For the past five years we’ve been tracking the superb renewable energy activism of the Port Augusta community in South Australia in their quest for a solar thermal power station.
2016 marked the end of six decades of coal-fired power generation at Port Augusta and now we finally have the announcement of a replacement that will provide dispatchable renewable energy, using CSP (Concentrated Solar Power) technology.
It’s quite brave leadership from the South Australian State Government. They’ve had to put up with a year of denigration and ridicule from the Federal Government for an ambitious transition-to-renewables program. But they’ve pushed on relentlessly, culminating in the announcement of the world’s biggest battery storage last month and now the solar with storage plant announced this week.
Brian: Your Port Augusta plans outlined in your June 2016 launch were for 1,700 collector tower modules which were expected to generate 110MW in winter and 170MW in summer. Is that still the plan?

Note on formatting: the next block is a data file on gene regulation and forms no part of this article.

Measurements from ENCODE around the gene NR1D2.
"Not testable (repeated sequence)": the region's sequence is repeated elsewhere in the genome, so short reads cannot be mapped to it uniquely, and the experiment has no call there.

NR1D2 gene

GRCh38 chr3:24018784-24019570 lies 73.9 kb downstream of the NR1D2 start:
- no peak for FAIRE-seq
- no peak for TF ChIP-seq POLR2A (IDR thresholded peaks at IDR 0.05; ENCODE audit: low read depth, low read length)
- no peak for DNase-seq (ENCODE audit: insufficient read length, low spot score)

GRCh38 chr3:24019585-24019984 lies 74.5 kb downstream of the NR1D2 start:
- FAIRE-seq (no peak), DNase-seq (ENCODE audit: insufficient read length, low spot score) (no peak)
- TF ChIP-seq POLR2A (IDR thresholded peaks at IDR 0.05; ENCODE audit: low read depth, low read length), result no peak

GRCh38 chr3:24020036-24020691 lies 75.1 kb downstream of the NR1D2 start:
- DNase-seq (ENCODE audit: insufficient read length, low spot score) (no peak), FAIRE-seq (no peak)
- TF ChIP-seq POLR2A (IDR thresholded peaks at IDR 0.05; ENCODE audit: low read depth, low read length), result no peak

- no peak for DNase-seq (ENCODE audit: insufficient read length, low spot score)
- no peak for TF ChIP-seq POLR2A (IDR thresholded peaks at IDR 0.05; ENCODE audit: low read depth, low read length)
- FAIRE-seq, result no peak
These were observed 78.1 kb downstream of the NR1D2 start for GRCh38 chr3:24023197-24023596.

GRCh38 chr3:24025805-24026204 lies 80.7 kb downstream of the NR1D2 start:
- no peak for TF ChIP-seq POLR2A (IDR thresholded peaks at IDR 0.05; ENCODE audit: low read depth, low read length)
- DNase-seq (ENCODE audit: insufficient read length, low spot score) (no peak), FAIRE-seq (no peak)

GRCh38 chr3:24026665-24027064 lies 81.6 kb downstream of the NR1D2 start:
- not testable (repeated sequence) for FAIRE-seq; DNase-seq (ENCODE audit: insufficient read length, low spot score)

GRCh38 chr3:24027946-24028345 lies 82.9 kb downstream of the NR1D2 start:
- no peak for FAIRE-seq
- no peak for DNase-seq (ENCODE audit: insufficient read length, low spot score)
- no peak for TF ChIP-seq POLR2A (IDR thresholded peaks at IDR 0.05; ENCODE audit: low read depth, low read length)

Steve: The proposal is now to stage the project starting with a 100MW power station with 800 modules. This would do just under 50MW for 24 hours in winter and over 70MW in summer. More importantly, it will do 100MW for shorter times per day (peak hours) which is when the need is greatest.
This configuration could (would) be “cut and pasted” 5 times to give 500MW and completely replace the old to power station. Continue reading →
On 7th June 2016 another important step was taken towards decarbonising the South Australian economy. Solastor Australia announced detailed plans to build a solar thermal power station at Port Augusta. Continue reading →
Clouds are never a good look at rallies for renewable energy. Nor is a light but constant drizzle, or the sight of a big, dirty old truck being used for a stage. Climate change activists are used to these minor ironies. They are also used – though not resigned – to continuing government inaction on an issue which enjoys massive public support for change as well as a near-complete scientific consensus.
All of these things – activists, government, a big truck, an energised public and, yes, appalling weather – came together on September 30th in Adelaide’s Rundle Park for a heartening intervention in the fight for more action on that moral challenge. Continue reading →